Software Sources: The Software Sources tool was given a new makeover. Similar to the welcome screen, it’s now using a Xapp sidebar and a headerbar. When software crashes tools such as mintreport produce a stack trace our developers can look at to understand the cause of the crash. This is the first step towards fixing such a bug. For the stack trace to be meaningful users need to have debug symbols installed. In an effort to reduce bandwidth for their mirrors Debian decided to move debug symbols outside of the main repositories. This decision affected not only Debian and LMDE but also Ubuntu and Linux Mint and made it much more difficult for users to install these symbols. To simplify this process support for debug symbols was added into the Software Sources tool. Adding debug symbol repositories can now be done with a click of the mouse.
A new button was also added within the “Maintenance” tab to remove duplicate entries in your repositories.
Input Methods: The Language Settings and the Input Methods are now two separate applications. The user interface for the Input Methods tool was revamped. It uses an icon sidebar and now shows a dedicated page for each supported language. Clear instructions are provided for each language to guide you through not only installing support packages but also selecting the right input method framework and the right input method.
Cinnamon 4.0 also received better Fcitx support. Its keyboard applet now hides when Fcitx is running.
Xreader: Improvements were made to the look and feel of the document viewer. Thumbnails and page borders in particular look crisper.
Xed: The text editor, moved to libpeas, python3 and the MESON build system. Its status bar was reworked. It now indicates whether the document is in tabs or spaces mode and highlight modes are searchable.
LibXApp: Four new widgets are available in libxapp.
- XAppStackSidebar makes it easy to create icon sidebars. Such as the ones used in the Welcome Screen or the Software Sources.
- XAppPreferencesWindow provides a multi-page preference window with a built-in icon sidebar. This component is used to display application preferences in Xed, Xreader and Nemo.
- XAppIconChooserDialog provides a dialog which lets you choose an icon name or an icon path.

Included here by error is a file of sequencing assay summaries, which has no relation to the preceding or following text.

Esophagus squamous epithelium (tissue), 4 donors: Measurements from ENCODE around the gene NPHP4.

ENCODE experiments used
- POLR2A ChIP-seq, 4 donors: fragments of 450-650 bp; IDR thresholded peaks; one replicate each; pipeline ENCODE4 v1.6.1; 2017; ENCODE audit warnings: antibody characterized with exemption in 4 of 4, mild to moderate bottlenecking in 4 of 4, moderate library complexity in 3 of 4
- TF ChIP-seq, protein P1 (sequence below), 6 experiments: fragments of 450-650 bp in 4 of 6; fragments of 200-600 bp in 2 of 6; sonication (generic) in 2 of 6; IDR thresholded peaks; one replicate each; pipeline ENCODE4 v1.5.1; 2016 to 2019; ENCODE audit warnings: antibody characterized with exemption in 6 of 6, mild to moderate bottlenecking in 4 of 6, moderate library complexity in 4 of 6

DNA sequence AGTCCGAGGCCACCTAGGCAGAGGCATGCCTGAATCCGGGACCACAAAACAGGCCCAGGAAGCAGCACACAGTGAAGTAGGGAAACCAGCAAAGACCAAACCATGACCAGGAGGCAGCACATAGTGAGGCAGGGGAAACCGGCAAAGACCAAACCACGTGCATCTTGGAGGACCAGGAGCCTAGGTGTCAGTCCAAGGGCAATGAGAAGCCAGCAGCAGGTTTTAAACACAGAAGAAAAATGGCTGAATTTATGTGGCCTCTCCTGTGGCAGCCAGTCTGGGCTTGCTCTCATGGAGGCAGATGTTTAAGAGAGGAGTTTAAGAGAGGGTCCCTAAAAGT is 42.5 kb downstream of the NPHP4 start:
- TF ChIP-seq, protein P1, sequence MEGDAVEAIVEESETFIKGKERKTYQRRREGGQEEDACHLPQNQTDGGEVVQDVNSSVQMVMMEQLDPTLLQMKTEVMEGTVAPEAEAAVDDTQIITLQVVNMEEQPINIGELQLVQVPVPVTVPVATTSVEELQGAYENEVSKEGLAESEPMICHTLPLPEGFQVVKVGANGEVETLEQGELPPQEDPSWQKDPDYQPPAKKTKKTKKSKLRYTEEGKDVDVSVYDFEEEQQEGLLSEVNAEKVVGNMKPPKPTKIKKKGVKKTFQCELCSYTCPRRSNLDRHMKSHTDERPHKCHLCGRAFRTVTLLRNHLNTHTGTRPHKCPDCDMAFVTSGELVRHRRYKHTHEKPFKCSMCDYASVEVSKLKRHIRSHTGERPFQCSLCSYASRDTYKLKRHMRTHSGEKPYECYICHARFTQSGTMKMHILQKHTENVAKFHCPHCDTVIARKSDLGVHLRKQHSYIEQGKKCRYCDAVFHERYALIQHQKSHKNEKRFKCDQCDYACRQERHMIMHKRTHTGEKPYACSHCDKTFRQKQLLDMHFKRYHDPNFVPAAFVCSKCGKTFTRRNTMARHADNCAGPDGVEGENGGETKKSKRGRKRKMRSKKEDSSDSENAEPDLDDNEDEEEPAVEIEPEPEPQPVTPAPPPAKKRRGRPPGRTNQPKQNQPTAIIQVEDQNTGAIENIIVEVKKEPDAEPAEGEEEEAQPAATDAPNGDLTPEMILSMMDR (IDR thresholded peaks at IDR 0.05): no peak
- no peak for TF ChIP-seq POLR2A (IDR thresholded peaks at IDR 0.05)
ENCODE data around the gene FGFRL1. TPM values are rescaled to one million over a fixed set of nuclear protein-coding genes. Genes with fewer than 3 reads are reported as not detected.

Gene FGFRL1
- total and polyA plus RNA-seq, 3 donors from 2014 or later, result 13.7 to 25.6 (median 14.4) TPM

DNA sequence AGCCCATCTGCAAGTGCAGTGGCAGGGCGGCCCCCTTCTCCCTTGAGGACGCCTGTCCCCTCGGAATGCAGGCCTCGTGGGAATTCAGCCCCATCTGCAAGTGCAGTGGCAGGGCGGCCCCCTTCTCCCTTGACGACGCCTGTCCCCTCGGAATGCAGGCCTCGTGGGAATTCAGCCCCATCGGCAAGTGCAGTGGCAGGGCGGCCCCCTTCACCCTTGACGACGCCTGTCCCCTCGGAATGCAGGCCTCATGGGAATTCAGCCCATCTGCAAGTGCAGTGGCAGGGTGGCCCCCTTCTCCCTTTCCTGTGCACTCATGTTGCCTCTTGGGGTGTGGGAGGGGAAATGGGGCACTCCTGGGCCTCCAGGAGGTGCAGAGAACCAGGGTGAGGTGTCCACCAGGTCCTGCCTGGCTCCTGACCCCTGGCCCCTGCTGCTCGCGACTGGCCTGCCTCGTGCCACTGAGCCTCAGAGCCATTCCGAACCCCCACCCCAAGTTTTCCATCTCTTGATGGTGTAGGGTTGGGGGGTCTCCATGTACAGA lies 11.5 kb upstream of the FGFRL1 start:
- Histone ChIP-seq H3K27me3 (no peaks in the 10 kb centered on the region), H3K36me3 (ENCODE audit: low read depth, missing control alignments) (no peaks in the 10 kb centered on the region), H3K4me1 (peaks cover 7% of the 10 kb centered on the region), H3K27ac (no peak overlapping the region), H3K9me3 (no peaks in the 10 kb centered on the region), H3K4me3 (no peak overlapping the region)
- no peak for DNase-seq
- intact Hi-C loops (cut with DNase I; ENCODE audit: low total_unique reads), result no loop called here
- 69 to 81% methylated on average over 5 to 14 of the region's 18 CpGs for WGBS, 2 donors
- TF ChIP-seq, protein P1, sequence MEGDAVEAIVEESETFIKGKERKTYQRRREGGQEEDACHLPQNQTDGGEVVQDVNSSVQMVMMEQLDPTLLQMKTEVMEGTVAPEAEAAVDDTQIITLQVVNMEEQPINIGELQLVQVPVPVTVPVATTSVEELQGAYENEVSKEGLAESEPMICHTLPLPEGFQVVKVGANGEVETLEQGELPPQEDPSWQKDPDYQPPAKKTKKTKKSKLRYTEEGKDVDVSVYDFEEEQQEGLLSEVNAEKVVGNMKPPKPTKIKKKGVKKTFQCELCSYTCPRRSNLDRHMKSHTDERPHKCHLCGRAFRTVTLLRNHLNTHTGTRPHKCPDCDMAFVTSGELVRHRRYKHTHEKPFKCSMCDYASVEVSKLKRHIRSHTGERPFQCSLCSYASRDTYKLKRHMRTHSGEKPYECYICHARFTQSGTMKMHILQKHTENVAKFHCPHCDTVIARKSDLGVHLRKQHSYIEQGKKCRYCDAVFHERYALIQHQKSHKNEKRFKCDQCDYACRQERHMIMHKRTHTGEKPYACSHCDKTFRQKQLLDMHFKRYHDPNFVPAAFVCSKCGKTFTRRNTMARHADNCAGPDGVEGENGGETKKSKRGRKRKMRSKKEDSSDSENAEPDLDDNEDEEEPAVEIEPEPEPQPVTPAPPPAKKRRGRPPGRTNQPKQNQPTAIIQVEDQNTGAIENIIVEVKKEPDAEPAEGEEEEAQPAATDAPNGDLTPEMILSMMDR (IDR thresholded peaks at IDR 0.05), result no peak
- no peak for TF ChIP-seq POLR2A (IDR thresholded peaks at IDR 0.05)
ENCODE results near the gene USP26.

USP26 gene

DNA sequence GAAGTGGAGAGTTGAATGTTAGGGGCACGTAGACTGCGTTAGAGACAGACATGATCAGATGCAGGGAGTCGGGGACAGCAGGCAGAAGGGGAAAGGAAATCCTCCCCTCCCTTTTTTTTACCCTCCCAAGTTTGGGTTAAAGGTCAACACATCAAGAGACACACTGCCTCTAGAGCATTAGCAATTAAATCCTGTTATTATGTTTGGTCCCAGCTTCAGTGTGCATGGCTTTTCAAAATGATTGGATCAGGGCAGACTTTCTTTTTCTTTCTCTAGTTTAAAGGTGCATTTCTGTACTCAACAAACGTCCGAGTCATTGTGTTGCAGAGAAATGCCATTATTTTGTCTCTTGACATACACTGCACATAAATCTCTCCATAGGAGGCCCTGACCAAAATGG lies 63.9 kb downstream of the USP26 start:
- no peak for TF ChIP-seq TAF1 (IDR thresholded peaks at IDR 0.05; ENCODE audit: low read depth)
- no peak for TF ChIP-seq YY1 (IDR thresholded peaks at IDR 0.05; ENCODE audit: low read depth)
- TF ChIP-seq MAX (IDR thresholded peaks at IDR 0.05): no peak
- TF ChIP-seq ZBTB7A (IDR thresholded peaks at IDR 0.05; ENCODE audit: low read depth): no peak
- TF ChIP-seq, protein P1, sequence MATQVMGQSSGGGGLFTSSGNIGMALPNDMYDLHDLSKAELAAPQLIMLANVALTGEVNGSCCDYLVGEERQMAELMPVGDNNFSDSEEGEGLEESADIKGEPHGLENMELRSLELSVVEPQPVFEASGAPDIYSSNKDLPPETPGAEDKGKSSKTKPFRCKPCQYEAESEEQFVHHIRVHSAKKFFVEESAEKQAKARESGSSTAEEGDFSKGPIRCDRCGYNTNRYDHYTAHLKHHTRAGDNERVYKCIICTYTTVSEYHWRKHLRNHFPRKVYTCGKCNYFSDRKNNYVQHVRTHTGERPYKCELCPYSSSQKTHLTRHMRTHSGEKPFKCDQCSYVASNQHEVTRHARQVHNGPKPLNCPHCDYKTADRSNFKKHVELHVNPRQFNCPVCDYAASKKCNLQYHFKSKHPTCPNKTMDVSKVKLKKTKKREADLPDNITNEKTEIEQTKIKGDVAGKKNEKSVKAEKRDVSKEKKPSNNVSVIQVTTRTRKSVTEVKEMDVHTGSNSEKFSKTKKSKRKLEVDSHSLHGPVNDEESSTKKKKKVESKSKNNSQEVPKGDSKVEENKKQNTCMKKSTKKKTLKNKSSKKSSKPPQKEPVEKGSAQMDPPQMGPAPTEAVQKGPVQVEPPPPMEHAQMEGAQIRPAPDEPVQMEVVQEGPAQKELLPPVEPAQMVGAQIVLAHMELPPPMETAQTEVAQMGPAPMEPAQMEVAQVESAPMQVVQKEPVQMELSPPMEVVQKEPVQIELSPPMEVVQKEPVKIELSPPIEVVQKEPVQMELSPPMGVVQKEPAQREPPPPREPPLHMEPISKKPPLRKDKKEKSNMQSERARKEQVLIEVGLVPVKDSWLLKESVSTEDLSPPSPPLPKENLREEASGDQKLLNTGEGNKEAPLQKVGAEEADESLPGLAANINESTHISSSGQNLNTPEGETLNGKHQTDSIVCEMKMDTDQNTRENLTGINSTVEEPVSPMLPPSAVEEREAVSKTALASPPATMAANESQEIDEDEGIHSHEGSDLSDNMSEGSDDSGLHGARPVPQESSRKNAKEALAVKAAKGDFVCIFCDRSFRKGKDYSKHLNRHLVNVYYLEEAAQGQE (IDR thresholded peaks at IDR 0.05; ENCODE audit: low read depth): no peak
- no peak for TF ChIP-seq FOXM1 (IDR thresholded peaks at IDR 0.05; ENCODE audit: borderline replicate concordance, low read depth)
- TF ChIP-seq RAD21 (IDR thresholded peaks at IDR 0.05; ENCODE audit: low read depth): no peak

- XAppIconChooserButton provides a button which shows an icon or an image, and lets you choose a new one when clicked.
Other Improvements: Firewall configuration was added to the “First Steps” section of the welcome screen to prevent you from typing your password into the wrong window and sending it online by mistake. Sudo now shows asterisks when you type your password.
This release ships with linux-firmware 1.173.2 and the Linux kernel 4.15.0-20.
Artwork Improvements: Linux Mint 19.1 features a superb collection of backgrounds. Mint-Y themes were given more contrast. The icons now look darker than before. It is easier to visually identify the focused window.
Components: Linux Mint 19.1 features Cinnamon 4.0, a Linux kernel 4.15 and an Ubuntu 18.04 package base.
Strategy: Linux Mint 19.1 will receive security updates until 2023. Until 2020 future versions of Linux Mint will use the same package base as Linux Mint 19.1 making it trivial for people to upgrade. Until 2020 the development team won’t start working on a new base and will be fully focused on this one.
About Linux Mint
Linux Mint is a community driven Linux distribution based on Debian and Ubuntu that strives to be a modern elegant and comfortable operating system which is both powerful and easy to use. Linux Mint provides full out-of-the-box multimedia support by including some proprietary software and comes bundled with a variety of free and open-source applications.
The project was created by Clément Lefèbvre and is being actively developed by the Linux Mint Team and community. Development of Linux Mint began in 2006 with a beta release of Linux Mint 1.0 code-name “Ada” which was based on Kubuntu.
Cinnamon: Cinnamon is a fork of GNOME Shell based on the innovations made in Mint Gnome Shell Extensions. It has been released as an add-on for Linux Mint 12 and available as a default desktop environment since Linux Mint 13.